Friday, 30 September 2011

Tim Tyler: Can memetics predict meme fitnesses?


Hi! I'm Tim Tyler, and this video addresses a common objection to memetics. The idea is that "survival of the fittest" being a circular tautology is a problem for memetics, because we lack a predictive theory of meme fitnesses.

One fairly common objection to memetics is that it is vulnerable to the idea that "survival of the fittest" is a tautology - since the fittest are defined as being those that survive - and that is a circular argument.

David S. Wilson makes this point in an article titled "Flying Over Uncharted Territory" - which was a review of Blackmore’s book The Meme Machine. He says:
The oft-repeated accusation that natural selection is a tautology fails because fitness is not defined in terms of whatever evolves but in terms of the properties that enable organisms to survive and reproduce in their environments. Moths that are colored to match their background have a high fitness with respect to bird predation, but cryptic coloration may not evolve if the appropriate mutations either do not arise or are lost by genetic drift. The ability to define fitness independently of what evolves saves the concept of natural selection from being a tautology. For the meme concept to escape the same problem, we must define cultural fitness independently of what evolves. If the first four notes of Beethoven's fifth is a powerful meme only because it is common, we have achieved no insight.
Serenely and Griffiths (1999 p.334) also voice this complaint, saying:
With the possible exception of scientific ideas, we have no explanation of the nature of the fitness of ideas, nor do we typically understand why they differ in fitness. We can call a tune "a meme with high replication potential" rather than "catchy" if we like. But without source laws, this adds nothing to our understanding of musical trends.
Maria Kronfeldner also gives this objection in her 300 page critique of memetics. In her summary (p.290) she writes:
Either the analogy is heuristically trivial, because it loses its main claim, namely that memetics presents an alternative to the traditional explanation, which is given in terms of properties and interests of humans, or the explanatory units of selection analogy is trivial in explanatory terms, because it is tautological – it does not explain anything, since it merely states that those memes that have a high actual survival are those memes that have a high propensity for survival, without explaining where this high fitness emerges from.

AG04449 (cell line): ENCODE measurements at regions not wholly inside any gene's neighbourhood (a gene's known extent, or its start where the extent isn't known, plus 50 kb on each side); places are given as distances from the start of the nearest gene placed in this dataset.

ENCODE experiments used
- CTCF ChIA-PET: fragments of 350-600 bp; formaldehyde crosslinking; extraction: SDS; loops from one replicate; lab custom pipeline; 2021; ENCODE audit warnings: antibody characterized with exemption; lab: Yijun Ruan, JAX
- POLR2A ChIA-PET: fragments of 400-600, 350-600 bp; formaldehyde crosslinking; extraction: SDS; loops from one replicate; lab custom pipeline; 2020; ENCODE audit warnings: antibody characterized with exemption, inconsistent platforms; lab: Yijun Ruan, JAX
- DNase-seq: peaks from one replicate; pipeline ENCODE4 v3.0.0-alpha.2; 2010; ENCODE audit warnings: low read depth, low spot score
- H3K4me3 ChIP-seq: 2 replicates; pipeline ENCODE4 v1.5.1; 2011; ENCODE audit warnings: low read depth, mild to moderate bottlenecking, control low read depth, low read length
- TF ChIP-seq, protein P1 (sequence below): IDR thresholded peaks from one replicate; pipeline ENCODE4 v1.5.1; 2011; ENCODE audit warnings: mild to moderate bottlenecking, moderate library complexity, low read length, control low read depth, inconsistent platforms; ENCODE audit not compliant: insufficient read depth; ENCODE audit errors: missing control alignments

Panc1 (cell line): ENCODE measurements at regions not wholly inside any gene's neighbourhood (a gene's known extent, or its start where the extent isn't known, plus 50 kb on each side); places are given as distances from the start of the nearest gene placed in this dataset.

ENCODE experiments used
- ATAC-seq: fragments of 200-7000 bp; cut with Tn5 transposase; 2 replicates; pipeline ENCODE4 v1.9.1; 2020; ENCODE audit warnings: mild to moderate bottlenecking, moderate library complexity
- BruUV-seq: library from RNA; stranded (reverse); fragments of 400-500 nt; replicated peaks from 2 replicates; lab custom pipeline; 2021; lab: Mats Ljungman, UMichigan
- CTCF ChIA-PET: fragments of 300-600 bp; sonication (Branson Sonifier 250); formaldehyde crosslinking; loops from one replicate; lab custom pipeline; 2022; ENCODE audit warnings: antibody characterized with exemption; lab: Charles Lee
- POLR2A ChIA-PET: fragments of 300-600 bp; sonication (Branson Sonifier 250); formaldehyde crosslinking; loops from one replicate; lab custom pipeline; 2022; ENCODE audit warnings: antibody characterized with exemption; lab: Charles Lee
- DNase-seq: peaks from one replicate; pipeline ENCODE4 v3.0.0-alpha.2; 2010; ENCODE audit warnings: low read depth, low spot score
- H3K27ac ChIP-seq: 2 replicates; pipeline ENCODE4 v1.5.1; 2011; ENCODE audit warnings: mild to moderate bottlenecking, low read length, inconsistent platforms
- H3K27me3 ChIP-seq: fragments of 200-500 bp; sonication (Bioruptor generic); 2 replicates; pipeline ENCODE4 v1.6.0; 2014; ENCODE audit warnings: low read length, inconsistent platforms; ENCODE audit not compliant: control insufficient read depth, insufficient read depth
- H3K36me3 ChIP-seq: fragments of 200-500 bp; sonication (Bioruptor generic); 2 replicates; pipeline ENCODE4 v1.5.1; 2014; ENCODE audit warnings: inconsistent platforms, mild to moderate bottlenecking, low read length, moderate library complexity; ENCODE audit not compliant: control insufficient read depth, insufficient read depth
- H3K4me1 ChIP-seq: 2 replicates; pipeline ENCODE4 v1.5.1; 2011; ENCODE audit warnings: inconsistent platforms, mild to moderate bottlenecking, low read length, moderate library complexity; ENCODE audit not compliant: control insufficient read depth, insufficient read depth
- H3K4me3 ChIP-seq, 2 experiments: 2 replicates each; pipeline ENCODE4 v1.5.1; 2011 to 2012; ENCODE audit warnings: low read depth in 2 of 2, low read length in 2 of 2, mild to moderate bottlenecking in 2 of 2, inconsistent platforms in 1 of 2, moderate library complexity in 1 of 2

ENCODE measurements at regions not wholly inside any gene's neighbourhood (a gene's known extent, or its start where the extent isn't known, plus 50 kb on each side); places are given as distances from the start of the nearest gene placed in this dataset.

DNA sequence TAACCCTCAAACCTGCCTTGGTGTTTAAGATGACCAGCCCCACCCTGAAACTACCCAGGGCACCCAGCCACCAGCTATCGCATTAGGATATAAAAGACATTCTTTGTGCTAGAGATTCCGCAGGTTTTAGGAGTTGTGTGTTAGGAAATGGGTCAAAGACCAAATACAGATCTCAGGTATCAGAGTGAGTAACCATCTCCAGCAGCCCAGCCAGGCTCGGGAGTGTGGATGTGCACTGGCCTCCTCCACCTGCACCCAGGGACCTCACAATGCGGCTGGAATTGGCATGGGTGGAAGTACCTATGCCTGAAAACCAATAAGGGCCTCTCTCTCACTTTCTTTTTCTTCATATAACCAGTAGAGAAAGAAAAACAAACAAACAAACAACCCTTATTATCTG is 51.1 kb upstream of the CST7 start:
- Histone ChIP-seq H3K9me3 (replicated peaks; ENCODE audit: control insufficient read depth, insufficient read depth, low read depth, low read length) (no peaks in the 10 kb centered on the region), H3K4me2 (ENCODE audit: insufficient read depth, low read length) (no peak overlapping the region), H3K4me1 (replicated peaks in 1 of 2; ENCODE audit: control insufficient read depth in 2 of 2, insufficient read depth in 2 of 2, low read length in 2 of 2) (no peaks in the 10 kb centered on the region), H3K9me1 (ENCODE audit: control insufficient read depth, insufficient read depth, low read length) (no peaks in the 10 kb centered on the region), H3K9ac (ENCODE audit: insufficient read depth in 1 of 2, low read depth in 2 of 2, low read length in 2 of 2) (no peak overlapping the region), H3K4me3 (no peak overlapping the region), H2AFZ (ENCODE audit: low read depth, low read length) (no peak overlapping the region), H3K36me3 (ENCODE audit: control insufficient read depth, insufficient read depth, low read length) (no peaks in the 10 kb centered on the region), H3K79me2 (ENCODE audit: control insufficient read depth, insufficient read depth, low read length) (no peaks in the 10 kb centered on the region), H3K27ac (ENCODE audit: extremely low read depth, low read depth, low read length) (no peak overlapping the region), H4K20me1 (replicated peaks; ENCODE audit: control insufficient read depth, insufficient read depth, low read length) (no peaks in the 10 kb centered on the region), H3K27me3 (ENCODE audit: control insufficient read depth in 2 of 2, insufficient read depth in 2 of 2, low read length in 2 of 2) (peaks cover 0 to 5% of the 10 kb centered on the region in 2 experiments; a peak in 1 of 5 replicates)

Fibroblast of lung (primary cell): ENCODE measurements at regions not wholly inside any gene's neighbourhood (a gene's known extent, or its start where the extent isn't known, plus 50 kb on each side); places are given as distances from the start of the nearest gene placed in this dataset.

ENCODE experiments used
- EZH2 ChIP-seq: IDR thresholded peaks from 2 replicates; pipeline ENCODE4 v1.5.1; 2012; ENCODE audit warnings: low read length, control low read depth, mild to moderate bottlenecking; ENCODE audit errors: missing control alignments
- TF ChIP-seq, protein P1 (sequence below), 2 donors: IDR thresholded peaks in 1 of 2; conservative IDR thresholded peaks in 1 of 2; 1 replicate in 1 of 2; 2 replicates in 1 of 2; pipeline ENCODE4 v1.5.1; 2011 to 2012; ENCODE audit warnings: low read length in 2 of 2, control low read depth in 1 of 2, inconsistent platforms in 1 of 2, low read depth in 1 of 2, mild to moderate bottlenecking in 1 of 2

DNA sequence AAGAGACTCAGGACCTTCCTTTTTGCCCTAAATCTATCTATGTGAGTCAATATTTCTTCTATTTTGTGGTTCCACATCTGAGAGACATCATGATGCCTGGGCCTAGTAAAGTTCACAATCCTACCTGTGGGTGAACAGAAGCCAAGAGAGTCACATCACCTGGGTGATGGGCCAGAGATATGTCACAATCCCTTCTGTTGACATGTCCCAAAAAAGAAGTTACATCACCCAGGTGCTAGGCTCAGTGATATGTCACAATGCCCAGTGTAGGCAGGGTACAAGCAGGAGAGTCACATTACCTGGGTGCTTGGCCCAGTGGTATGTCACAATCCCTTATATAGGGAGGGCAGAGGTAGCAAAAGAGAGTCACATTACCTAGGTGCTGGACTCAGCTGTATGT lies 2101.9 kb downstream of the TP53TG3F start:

Massimo Pigliucci gave much the same objection in a recent podcast:

[Massimo Pigliucci speaks]

We do, in fact know some things about which memes are fitter than other ones. This area is part of what is often called "Applied Memetics" (an area which also includes memetic engineering). It seems to be one of the better studied areas of the field to me - simply because social media marketing and advertising departments need to be able to predict what spreads and what doesn't in order to be able to rapidly construct successful viral marketing media without the expense of doing a lot of testing. Popular writers and musicians know what people are likely to share. Scientists often have some idea about what scientific ideas are more likely to persist. Good editors know what will sell and what will not. Military propaganda creators know which rumors are most likely to spread. Often meme fitness variations are obvious - for example, if you put "Lady Gaga" in the title of a video you create, it is likely to be viewed more than if you use "Joe Bloggs" instead. However, the area of what makes ideas spread has also been studied by social scientists.